Refugee Blues and Disabled Comparison (Almost Finished)

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"Disabled" / "Refugee Blues":
A Poem Comparison Essay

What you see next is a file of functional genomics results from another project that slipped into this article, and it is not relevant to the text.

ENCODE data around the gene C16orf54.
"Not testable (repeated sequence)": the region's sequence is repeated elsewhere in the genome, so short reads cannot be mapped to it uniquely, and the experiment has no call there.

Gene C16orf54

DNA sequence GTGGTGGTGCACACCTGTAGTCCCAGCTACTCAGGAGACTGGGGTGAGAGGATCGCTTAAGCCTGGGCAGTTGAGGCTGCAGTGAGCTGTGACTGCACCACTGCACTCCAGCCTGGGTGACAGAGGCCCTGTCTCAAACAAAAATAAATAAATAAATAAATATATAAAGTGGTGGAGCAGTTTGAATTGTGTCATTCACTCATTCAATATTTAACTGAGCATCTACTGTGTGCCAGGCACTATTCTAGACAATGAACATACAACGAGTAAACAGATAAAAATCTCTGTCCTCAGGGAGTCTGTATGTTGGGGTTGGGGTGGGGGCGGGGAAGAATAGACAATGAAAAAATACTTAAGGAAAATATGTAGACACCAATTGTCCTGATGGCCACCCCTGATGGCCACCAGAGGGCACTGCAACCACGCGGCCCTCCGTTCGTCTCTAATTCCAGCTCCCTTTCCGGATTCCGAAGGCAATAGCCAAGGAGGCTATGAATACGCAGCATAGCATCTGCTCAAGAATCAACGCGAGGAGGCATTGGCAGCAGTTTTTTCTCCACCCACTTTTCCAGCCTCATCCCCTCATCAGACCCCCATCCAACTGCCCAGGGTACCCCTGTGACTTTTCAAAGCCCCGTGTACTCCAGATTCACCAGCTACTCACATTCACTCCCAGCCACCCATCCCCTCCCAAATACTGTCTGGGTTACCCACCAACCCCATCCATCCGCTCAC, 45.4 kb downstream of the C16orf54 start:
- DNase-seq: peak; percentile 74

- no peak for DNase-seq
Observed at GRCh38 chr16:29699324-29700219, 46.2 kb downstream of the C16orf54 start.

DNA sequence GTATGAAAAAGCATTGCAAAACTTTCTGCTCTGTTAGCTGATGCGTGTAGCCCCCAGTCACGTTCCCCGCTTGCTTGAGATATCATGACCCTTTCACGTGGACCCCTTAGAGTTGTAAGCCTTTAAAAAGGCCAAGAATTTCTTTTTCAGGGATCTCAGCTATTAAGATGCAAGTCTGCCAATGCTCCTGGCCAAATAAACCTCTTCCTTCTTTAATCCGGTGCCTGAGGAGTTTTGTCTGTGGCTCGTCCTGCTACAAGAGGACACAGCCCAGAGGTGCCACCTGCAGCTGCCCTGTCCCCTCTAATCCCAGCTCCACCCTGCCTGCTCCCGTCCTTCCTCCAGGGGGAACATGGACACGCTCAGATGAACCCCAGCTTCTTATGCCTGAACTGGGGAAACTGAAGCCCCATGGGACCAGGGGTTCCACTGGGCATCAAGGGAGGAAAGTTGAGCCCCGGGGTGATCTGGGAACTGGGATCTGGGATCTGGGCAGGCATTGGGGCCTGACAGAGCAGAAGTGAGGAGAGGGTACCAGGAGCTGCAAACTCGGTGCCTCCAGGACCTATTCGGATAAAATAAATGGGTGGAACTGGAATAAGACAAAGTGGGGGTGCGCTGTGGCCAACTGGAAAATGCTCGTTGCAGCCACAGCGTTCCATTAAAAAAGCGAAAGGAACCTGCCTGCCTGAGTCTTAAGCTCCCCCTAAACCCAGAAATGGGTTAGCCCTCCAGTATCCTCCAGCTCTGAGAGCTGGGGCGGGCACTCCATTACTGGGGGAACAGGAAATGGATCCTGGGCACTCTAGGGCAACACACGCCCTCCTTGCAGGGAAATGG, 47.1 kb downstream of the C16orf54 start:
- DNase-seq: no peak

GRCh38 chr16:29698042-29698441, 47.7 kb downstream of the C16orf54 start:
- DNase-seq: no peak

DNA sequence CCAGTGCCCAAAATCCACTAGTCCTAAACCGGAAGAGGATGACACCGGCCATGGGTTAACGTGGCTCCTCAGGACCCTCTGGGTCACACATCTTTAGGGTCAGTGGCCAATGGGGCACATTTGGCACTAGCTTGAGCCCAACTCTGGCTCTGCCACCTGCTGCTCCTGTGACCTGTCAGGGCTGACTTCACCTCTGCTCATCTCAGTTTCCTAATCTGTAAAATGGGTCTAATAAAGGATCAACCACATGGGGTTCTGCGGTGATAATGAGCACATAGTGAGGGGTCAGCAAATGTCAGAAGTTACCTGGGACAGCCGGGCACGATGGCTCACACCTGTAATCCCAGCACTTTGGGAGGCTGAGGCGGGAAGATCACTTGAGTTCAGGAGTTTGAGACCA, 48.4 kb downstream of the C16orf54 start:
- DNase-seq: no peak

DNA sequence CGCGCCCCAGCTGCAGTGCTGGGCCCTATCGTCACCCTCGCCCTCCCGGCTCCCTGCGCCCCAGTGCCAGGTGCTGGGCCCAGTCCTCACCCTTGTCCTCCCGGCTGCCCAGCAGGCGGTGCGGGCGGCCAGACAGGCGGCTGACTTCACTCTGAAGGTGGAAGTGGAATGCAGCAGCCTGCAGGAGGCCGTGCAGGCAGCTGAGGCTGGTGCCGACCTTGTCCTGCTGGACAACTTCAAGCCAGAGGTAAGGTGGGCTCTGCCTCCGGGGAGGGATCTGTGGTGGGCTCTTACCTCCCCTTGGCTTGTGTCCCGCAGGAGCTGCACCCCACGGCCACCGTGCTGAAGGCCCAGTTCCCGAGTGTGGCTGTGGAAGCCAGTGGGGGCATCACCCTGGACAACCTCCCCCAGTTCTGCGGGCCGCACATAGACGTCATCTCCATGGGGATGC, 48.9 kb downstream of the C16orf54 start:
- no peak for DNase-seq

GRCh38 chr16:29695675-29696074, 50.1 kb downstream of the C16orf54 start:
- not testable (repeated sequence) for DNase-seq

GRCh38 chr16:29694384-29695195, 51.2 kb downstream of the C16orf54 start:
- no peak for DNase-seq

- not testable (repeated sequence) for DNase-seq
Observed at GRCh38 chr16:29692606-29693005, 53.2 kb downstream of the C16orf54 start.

The subject of war and the loss of human life has had a deep influence on poetry of the first half of the 20th century. Many poets from around the world had felt the direct impact of earth-shattering wars and went on to express their opinions through their works. It was during wartime eras that the poems "Disabled" and "Refugee Blues" were written by Wilfred Owen and W.H. Auden respectively. Both of the given war poems are considered to be some of the most significant pieces of poetry of their time and the fact that they were written during times of worldwide conflict explains their brutal honesty, grim atmospheres and the poets' desire to convey both shock and sadness through their interpreted image of war. "Disabled" was written by Wilfred Owen when he was in England to recover from war trauma. The title gives a glimpse of what the poem is about - a lonely soldier forced to be amputated. Although it is only a single piece of his string of anti-war poems, "Disabled" is arguably one of his most effective and significant works. The context of the poem takes place in Britain during its involvement in the Great War and tells a story of a disabled (hence the title) soldier who resides in a hospital. To shock the readers, Owen reveals that the soldier is actually a young adolescent, aged 17-19, who returning from the Western Front, was forced to have his limbs amputated. In contrast, "Refugee Blues" is a poetical work of W.H. Auden in 1939 - the year World War Two broke out. The name of the title is a reference to an old musical genre - blues. They were originally sang by early African slaves on American soil. The songs of the particular genre were mostly about sadness and depression. This, combined with the term 'refugee', create an interesting title, that is useful to identify what type of person is the protagonist and why the structure of the poem is reminiscent of a (blues) song. Although compared to "Disabled" it is slightly less heavy in terms of tone and atmosphere, the second (or third) reading of the poem should convince most readers that the horrors of war are actually very prominent and are shown through the terrified eyes of an innocent citizen. The story within tells about a German Jew and his wife, both taking numerous attempts to escape their homeland in hopes for salvation as their life becomes that of downward spiral following the rise of the fascist regime. Although the poets Wilfred Owen and W.H. Auden express their attitudes differently, it can be considered that both voice their opinion on the same side of the arguement. As said above, both "Disabled" and "Refugee Blues" share anti-war ideals, however they refer to different issues. This is most probably because, the two poems were written during different political eras, the Great War and the Second World War. "Disabled", written in 1917, addresses the brutality experienced by British soldiers on the Western Front and how the youth was fooled into volunteering by the older members of the nation's upper class who did nothing but scrutinized them, living in their safe, comfortable English homes while their sons died in the name of "patriotism". Nonetheless, Owen's poetry expands on that point to show that it is not only old men who do the trickery, but it is also ordinary people who encourage and ultimately, let down the soldiers. An example of that would be "Aye, that was it, to please the giddy jilts". This only us what led the disabled trooper to his tragedy, but to make his existence in this world even more depressing and sad, Owen goes on with "How cold and late it is! Why don't they come?" The readers are shown that after the war ends, whether the soldier is dead or alive, there won't be much good left to him, as their somewhat ignorant society decides to abandon the men who put their lives on stake for their flag. Perhaps this serves to state that true patriotism is...
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